As a parent/caregiver, be mindful that you know your child best. This is an opportunity to ‘re-educate’ staff to the subtle nuances of your child’s specific challenges in the school setting. Further, this will assist staff in defining your expectations and concerns to head off potential issues prior to an occurrence. This is also a very good time to address what a ‘meltdown’ looks like both from your child’s perspective along with the outward presentation received by staff. Certainly, parents should be mindful of addressing the fact that an autistic person will have several triggers, and will go to great lengths to avoid having an episode in front of their peers and staff. It is important that school staff have a clear understanding that once a meltdown occurs, it must reach its conclusion. There is no intervention that can be employed by staff that will change this during an episode, so the emphasis is to be placed on mitigating prior to an event occurring. Certainly, every eventuality cannot be planned for by school staff, and incidents do occur. Should this happen, be sure to define clearly how staff can assist your child in regaining control. For most instances, having the child quietly and respectfully removed from the setting to a quiet place, monitoring and supporting in quiet tones with very little stimuli will help your child ‘reset’ and then be reintroduced back to the academic setting. Further, staff should be knowledgeable on how to intercept other potential issues from classmates to further a culture of caring and mutual respect. As stated above, and autistic person is the last one to want to have a meltdown occur, as the stress is overwhelming and the social fallout can linger for quite some time.
Beyond a meltdown, also be sure to address wandering/elopement in detail so staff can be on the lookout for this. I would advise parents to be frank and honest about challenges in this area. Your child may have an increased propensity to elope, or possibly this is not an issue that has recently occurred, but regardless, this is a time of year to have increased awareness of this issue any time the child leaves the classroom (class changes, recess, field trip, etc.) Should your child elope, remember to define your clear expectations to staff so your child can be found quickly and kept from harm.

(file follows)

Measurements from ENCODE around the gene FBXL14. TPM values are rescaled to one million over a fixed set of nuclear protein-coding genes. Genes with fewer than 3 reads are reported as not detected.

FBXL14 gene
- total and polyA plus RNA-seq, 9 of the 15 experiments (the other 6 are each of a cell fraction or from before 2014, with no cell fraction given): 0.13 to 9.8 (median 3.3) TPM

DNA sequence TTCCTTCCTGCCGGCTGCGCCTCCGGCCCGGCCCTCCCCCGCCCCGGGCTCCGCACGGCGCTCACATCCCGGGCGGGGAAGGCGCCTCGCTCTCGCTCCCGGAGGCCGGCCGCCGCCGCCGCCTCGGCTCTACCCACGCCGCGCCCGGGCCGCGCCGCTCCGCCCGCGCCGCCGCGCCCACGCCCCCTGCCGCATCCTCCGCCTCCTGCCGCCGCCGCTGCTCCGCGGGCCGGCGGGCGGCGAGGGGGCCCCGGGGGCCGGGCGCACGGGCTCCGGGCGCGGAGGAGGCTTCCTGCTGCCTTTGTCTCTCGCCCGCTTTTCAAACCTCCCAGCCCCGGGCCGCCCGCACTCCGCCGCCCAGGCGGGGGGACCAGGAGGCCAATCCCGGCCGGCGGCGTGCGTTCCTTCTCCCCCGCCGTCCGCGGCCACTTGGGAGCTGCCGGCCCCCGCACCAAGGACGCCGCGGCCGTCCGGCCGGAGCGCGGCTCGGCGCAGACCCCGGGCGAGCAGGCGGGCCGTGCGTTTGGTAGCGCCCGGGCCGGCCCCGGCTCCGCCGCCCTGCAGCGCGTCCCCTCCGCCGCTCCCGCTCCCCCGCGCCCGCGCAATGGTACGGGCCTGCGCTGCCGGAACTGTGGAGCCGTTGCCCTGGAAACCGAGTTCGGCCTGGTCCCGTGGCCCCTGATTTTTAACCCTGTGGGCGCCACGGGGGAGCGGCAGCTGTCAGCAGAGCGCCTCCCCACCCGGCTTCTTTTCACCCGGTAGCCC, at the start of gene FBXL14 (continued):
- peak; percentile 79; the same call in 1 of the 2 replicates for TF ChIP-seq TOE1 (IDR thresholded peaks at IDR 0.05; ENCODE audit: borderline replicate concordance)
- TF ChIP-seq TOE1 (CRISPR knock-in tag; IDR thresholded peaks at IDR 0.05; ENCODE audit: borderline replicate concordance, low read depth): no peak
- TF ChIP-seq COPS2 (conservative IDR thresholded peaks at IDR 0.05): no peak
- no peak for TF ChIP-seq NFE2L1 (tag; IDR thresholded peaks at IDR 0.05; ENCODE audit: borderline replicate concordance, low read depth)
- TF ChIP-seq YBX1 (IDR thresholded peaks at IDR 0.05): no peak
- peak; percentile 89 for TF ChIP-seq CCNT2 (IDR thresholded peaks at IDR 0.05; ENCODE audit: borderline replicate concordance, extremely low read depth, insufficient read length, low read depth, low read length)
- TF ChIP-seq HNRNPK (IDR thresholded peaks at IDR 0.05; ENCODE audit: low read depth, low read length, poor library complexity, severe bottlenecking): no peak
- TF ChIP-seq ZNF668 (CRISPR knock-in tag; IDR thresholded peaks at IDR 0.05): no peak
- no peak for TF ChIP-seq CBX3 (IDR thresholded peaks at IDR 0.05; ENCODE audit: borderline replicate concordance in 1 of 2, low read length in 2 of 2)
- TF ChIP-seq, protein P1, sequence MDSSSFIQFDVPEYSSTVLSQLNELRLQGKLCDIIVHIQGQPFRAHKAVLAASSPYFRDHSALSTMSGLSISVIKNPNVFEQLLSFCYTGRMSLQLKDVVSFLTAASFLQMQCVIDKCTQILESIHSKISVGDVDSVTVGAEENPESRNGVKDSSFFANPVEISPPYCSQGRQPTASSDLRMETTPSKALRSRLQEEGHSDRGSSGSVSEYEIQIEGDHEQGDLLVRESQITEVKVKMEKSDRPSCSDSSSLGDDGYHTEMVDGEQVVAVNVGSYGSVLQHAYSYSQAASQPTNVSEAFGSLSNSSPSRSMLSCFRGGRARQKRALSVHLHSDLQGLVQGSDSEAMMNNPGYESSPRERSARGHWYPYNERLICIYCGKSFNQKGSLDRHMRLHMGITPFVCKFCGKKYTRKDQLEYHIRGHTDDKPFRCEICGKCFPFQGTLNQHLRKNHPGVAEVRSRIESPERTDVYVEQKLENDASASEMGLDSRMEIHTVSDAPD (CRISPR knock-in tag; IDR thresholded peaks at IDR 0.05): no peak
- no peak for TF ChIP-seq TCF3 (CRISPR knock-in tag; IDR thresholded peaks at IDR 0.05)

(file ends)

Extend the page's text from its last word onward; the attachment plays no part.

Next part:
By defining and clarifying your expectations, sharing your concerns and re-educating staff about your child, you increase awareness that is paramount to advocacy for your child.
Scott Fowler is a former education professional and administrator, serving in roles from classrooms to the central office, with over 25 years of public service. Prior to his educational experiences, Scott worked extensively in Special Olympics (Pennsylvania) serving individuals with disabilities. With the birth of his oldest child, Scott soon felt the profound impact of the disability space when his son was diagnosed on the autism spectrum at the age of 4. Leveraging his significant professional and personal experiences and skills, Scott retired from public service to work full time as a consultant in the ASD community. During this time, Scott trained school system employees, the hospitality industry, law enforcement, fire/rescue/EMS, and disability service providers to promote and provide awareness of spectrum disorders. Additionally, Scott has been featured in publications such as Education Magazine, and The Organization for Autism Research’s A Journey Through Autism; A Guide to Safety as well as several related articles. Further, Scott has been featured in numerous webinar training series and as a radio guest and subject matter expert on autism.
Scott holds a B.A. and M.Ed. in Education, with several professional endorsements in special education and school administration (K-12) as well as endorsements from The Centers for Disease and Control in Autism Spectrum Disorders.